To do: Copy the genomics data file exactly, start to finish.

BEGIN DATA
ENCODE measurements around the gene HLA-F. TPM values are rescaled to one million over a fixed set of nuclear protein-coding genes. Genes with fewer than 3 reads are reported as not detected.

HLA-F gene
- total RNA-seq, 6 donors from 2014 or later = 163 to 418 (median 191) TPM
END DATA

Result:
ENCODE measurements around the gene HLA-F. TPM values are rescaled to one million over a fixed set of nuclear protein-coding genes. Genes with fewer than 3 reads are reported as not detected.

HLA-F gene
- total RNA-seq, 6 donors from 2014 or later = 163 to 418 (median 191) TPM